Metro - Chicago
February 6, 1998
First Appeared in The Music Box, March 1998, Volume 3, #3
Written by John Metzger
Nearly two years ago, Luna gained quite a bit of exposure opening for Lou Reed, yet, the group still remains a relatively unknown outfit — despite its cleverly catchy pop tunes. Since then, Lee Wall has taken over the drumming duties for the departed Stanley Demeski (who also played in The Feelies), and the band seems tighter than ever.
On February 6, Luna returned to Chicago's Metro for a 90-minute, 17-song onslaught in support of its latest disc — Pup Tent. Opening with the title track from the disc, the band quickly fell into a funky rhythmic groove with carefully crafted bursts of feedback-laden guitar chords.
A majority of Luna's songs are incredibly infectious, though they come wrapped in swirling, psychedelic guitar leads reminiscent of The Velvet Underground and The Feelies. The band blends this potent combination with a funky edge that at times recalls the higher points of the Stone Roses' short-lived career as well as the music of The Cure.
The result is a series of songs that are remarkably memorable. From Pup Tent ("and if you want me to I'm gonna cry you a river tonight") to Lost in Space ("I heard it all before") and from Tracy I Love You ("change your name and change your number") to Moon Palace ("it means nothin' at all"), these songs seem perfect for hits on any alternative rock radio station.
At times, singer Dean Wareham addressed the audience and embodied a rock star persona, but more often he looked a bit uncomfortable on stage, glancing down or away from the crowd with a shy toss of his head, choosing instead to become absorbed in the music. His vocal delivery matched the style of the songs perfectly. His subtly expressive vocals carried the dry wit and emotion of each tune, building the melody into a tug of war with Sean Eden's brilliant lead guitar work.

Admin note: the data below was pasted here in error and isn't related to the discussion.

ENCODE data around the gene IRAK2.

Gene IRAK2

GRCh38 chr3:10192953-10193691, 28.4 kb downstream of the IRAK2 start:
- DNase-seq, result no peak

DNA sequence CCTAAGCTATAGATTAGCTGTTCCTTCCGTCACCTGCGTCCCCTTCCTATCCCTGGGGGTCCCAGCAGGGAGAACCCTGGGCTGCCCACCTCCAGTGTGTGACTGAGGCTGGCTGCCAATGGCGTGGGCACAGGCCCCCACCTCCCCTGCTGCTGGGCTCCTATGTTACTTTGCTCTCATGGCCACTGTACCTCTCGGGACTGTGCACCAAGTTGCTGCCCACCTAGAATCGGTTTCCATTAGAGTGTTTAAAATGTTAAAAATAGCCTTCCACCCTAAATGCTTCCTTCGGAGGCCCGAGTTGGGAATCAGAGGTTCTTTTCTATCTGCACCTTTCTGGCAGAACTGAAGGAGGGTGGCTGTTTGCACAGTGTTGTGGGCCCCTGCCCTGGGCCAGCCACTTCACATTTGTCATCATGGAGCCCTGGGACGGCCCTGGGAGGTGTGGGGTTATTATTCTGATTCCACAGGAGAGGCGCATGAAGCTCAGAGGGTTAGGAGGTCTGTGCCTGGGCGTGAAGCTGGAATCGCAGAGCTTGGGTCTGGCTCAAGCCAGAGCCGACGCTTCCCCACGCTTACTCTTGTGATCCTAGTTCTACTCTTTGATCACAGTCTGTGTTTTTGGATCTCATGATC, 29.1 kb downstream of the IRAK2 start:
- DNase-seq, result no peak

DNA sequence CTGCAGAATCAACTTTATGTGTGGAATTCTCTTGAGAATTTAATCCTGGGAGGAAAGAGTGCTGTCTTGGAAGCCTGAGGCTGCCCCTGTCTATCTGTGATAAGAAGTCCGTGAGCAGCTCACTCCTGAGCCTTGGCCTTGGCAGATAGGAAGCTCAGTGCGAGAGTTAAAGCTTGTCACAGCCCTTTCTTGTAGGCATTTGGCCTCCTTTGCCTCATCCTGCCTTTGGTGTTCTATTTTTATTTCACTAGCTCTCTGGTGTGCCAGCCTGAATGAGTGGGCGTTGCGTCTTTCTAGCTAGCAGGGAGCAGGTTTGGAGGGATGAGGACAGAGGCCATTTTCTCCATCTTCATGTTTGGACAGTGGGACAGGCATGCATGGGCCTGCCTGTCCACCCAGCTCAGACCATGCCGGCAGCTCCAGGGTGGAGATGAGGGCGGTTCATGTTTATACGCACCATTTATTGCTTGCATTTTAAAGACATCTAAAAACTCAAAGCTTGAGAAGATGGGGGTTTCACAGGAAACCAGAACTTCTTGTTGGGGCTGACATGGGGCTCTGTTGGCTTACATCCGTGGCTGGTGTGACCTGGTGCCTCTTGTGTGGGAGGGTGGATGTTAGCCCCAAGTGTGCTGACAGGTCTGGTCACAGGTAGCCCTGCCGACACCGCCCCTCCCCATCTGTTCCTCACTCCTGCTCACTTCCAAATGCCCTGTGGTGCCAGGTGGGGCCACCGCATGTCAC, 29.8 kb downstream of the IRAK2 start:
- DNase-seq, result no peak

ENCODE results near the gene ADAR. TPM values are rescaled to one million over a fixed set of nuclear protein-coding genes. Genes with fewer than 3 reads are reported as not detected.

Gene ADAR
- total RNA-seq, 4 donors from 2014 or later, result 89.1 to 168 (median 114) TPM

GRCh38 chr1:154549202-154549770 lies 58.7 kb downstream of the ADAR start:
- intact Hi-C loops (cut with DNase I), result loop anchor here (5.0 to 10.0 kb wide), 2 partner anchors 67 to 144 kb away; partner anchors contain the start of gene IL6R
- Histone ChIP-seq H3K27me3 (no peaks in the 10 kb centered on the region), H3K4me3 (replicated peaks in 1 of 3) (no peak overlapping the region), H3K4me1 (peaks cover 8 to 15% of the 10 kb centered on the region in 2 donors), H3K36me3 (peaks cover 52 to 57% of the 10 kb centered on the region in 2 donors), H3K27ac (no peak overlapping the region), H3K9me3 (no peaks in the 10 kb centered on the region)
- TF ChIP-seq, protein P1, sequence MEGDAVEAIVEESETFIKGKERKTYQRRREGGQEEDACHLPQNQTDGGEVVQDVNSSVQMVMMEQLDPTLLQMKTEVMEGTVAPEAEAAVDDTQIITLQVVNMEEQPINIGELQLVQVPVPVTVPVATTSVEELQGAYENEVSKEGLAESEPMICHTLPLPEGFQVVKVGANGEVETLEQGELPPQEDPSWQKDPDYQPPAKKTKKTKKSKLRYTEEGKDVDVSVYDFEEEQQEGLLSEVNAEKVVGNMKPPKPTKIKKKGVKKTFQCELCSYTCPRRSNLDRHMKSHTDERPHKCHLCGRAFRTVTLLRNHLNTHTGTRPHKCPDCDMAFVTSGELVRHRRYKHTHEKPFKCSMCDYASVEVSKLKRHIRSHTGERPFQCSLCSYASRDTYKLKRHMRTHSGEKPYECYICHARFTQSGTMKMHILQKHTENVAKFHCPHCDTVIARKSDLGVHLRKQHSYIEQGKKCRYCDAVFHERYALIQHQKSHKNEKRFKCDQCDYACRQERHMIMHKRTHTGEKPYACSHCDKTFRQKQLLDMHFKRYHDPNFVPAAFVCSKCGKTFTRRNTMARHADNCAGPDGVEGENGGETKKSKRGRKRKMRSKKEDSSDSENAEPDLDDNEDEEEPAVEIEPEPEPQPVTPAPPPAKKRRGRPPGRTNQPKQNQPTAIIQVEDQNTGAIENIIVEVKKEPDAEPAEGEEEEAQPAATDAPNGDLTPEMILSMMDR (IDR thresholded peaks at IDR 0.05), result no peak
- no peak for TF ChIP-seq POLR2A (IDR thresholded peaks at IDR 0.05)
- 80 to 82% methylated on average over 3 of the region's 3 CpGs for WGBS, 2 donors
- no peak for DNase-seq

Each solo from Eden was handled with an animated and colorful flourish, often underscoring Wareham's vocals with funky rhythmic grooves. Wareham also stepped up to the plate on a few occasions, delivering a stunning blast of his own, most notably during Bobby Peru. On this song, he carefully handled the amplification on his guitar, straddling the fine line between sweet and electrified feedback.
Wall seems to have a great relationship with bassist Justin Harwood, and the two locked into a groove on each song, driving the beat with an amazing level of intensity. For the most part, Luna to hold back on most of the songs, allowing them to stand on their own rather than rocking them to a furious climax. But on the set-closing 23 Minutes in Brussels and the show-concluding Friendly Advice, the band really cut loose, channeling every bit of its energy into a swirling, cosmic kaleidoscope of sound.
On 23 Minutes in Brussels, Eden let loose a flurry of notes that at times recalled Roger McGuinn's work on Eight Miles High. Friendly Advice gave Luna a chance to show how tightly it could jam. The raw power of the music built to an incredible crescendo as the lyrics became more of an afterthought. It was the perfect ending to an amazingly powerful performance.
Apples in Stereo opened the concert, and its first song carried some promise, as it blended the sound of Teenage Fanclub's Bandwagonesque disc with Wilco's hit Outtasite (Outta Mind). But the group's 45-minute set quickly became routine, as it drew a bit too heavily from the Ramones and Weezer.
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